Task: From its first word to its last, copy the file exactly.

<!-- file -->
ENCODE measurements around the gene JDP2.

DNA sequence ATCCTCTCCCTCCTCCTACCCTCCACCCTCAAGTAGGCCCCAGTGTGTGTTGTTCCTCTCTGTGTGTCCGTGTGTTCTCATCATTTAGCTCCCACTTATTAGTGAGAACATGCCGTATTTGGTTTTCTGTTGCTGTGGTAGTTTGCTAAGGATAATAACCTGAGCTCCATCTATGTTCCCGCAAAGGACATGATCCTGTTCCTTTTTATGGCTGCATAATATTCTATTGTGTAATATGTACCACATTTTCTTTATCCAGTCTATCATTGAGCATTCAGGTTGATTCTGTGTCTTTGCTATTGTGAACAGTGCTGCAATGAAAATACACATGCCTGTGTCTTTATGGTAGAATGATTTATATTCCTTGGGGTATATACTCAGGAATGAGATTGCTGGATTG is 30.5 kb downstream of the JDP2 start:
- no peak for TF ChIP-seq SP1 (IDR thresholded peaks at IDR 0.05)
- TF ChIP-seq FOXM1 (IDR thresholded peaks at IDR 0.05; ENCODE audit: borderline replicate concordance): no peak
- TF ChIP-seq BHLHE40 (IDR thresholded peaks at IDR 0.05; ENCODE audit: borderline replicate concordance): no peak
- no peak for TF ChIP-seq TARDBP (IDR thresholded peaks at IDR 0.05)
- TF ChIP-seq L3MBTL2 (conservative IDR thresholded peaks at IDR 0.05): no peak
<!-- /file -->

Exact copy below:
ENCODE measurements around the gene JDP2.

DNA sequence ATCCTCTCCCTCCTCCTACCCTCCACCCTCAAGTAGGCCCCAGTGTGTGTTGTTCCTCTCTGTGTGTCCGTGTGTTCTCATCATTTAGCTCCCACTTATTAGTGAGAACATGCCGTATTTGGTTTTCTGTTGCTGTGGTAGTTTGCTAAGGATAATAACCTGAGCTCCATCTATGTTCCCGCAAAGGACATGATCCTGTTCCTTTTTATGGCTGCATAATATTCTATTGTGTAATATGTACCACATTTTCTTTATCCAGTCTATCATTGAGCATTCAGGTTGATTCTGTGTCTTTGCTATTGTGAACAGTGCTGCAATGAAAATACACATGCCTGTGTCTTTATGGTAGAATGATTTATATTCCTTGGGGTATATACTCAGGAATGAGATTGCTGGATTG is 30.5 kb downstream of the JDP2 start:
- no peak for TF ChIP-seq SP1 (IDR thresholded peaks at IDR 0.05)
- TF ChIP-seq FOXM1 (IDR thresholded peaks at IDR 0.05; ENCODE audit: borderline replicate concordance): no peak
- TF ChIP-seq BHLHE40 (IDR thresholded peaks at IDR 0.05; ENCODE audit: borderline replicate concordance): no peak
- no peak for TF ChIP-seq TARDBP (IDR thresholded peaks at IDR 0.05)
- TF ChIP-seq L3MBTL2 (conservative IDR thresholded peaks at IDR 0.05): no peak